ILBInternational Brotherhoods of Longshoremen
    ILOInternational Labour Organisation
    ITSInternational Trade Secretariat
    LETSLocal Exchange Trading Systems
    LLCRLocal Labour Control Regime
    MCCMondragon Cooperative Corporation
    MDHCMerseyside Docks and Harbour Company
    NAFTANorth American Free Trade Agreement
    NCLNational Consumers’ League
    NIENewly Industrialising Economy
    NIDLNew International Division of Labour
    OECDOrganisation for Economic Cooperation and Development
    PESOPhilippine Employment Service Office
    PEZAPhilippine Economic Zones Authority
    RACRavenswood Aluminium Corporation
    R&DResearch and Development
    SIGTURSouthern Initiative on Globalisation and Trade Union Rights
    SMESmall and Medium Size Enterprise
    SSCStop Sweatshops Campaign
    TCCTransnational Capitalist Class
    TELCOThe East London Communities Organisation
    TNCTransnational Corporation
    TUCTrades Union Congress
    UAWUnited Auto Workers
    UDCUrban Development Corporation
    UNCTADUnited Nations Conference on Trade and Development
    UNITEUnion of Needletrades, Industrial and Textile Employers
    USWAUnited Steelworkers of America
    WCLWorld Confederation of Labour
    WFTUWorld Federation of Trade Unions
    WITSAWorld Information Technology and Services Alliance
    WTOWorld Trade Organisation
    WWWWomen Working Worldwide

    Preface: The Landscape of Labour

    It is of the utmost importance to stress that we live in a world in which capitalist social relations are dominant, the rationale for production is profit, class and class inequalities do remain, and that wealth distribution doesmatter. Ray Hudson, Producing Places(2001: 2)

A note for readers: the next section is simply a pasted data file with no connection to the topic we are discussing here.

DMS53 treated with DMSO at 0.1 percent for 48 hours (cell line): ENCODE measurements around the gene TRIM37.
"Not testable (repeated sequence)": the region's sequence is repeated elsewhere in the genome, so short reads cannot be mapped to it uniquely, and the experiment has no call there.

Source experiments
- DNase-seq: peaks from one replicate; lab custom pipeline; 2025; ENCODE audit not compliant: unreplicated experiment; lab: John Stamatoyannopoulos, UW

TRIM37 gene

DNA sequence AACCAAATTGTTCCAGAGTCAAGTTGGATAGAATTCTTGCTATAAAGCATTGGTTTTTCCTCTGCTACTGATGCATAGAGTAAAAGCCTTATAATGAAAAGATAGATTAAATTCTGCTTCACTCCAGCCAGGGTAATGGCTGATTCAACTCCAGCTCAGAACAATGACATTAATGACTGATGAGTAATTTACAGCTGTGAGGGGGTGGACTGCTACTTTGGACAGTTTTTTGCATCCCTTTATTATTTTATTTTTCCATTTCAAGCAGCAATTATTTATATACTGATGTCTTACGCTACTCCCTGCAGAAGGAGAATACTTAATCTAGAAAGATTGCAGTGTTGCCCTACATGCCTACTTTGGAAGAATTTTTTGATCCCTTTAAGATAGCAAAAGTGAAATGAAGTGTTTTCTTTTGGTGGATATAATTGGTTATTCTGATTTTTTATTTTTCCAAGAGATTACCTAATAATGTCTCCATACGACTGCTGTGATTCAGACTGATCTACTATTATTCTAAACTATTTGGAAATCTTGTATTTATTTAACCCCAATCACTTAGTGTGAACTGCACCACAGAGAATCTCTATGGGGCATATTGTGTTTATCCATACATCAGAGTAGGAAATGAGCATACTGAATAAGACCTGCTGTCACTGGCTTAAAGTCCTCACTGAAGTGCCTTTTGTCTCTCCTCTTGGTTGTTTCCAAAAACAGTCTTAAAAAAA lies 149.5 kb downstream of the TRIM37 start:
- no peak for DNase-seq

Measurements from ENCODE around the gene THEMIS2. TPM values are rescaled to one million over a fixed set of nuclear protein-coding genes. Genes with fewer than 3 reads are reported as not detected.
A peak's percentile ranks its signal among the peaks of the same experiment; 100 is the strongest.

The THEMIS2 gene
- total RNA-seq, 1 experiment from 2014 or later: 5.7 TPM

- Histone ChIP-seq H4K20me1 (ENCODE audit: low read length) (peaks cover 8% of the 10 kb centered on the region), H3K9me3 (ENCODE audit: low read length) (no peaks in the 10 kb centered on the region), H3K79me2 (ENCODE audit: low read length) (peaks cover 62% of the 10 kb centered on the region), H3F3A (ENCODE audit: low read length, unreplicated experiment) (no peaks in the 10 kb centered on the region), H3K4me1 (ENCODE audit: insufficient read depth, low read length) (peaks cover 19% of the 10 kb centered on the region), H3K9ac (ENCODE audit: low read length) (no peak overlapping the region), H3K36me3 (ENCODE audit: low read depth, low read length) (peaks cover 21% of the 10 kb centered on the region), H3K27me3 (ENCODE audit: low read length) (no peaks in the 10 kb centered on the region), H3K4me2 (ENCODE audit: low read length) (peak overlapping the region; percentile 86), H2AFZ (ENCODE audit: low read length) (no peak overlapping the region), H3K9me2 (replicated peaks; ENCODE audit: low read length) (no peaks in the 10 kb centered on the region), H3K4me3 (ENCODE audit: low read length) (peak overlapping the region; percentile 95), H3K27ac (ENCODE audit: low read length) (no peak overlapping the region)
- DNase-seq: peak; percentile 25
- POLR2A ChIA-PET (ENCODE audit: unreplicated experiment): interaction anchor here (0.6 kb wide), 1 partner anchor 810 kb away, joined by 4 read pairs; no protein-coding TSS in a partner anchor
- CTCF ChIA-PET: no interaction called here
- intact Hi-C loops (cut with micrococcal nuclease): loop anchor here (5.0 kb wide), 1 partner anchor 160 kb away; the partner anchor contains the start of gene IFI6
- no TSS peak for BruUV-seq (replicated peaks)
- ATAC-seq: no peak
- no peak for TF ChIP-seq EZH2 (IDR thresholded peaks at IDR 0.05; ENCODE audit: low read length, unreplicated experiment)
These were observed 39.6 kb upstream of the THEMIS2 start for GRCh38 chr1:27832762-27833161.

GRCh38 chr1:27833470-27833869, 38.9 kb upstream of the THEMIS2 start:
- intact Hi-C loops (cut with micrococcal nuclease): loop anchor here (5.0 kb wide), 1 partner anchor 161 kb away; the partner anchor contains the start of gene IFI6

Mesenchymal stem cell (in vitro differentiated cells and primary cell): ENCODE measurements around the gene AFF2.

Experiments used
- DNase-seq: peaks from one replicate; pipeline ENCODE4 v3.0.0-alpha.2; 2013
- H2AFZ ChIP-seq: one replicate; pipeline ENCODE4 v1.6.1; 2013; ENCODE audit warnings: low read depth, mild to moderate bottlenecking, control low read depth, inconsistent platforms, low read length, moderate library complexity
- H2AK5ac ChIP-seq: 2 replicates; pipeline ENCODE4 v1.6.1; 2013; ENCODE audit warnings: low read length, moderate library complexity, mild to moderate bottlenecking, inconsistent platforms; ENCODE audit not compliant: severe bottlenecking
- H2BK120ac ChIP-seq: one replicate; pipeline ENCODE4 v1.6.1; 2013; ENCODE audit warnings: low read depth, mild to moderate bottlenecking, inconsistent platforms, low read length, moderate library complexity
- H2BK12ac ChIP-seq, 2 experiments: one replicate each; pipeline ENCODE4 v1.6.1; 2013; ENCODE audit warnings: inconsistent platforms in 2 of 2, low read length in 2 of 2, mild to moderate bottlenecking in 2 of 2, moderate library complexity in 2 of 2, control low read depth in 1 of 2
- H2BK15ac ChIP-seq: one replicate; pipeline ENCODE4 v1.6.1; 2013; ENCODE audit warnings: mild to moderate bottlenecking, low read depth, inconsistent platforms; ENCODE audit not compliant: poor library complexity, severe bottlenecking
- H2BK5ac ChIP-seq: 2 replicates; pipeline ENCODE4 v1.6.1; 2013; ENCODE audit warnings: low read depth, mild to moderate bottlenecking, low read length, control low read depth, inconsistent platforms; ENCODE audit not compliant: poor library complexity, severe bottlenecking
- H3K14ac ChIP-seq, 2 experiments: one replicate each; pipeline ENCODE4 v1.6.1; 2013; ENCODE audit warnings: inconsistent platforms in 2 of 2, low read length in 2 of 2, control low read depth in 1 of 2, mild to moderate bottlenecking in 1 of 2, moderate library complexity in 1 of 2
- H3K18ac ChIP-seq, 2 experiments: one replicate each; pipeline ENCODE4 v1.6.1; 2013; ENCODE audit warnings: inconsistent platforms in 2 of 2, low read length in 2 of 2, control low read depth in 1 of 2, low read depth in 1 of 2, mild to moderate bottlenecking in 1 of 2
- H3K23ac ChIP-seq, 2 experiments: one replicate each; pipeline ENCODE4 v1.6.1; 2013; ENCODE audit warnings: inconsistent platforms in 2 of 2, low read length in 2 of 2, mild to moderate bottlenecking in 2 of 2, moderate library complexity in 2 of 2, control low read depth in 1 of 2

Three billion individuals on this planet are wage labourers. They are employed by only 50 million business men and women worldwide. The wealthiest of these business people, like Bill Gates and Rupert Murdoch, command assets equivalent to those of several small countries. By contrast, the people who work for them each command a miniscule fraction of the world's wealth. What's more, they must labour for some 65–80 per cent of their lives if they are to satisfy their everyday needs and wants. Their salaries help to sustain not just themselves but entire families and communities. These wage-workers are young and old, unskilled and skilled, male and female, able bodied and disabled, gay and straight, educated and uneducated, single and married, cohabitees and divorcees. They work in every conceivable economic sector, from farming to manufacturing to services. They exist in every place on this planet, from the most remote Chilean village to mighty cities like Los Angeles and Tokyo. Their pay and conditions of work vary enormously both within and between places, but they have one fundamental thing in common: they sell their capacity to work – their labour power – in return for money. Meanwhile, a staggering 160 million people – a number almost equivalent to the population of Brazil – are currently seeking paid employment. Furthermore, if this vast reserve army of the unemployed is not to grow even larger, some 500 million new paid jobs will have to be created worldwide by 2010. Without these new jobs, population growth will produce unprecedented levels of global, national and local unemployment (ILO, 2001). Finally, as if this were not enough, tens of millions of people are today uprooting themselves from their homeplaces and criss-crossing the globe in search of employment. Labour migration on this scale has not been seen since the turn of the last century and is unlikely to slow down in the near future.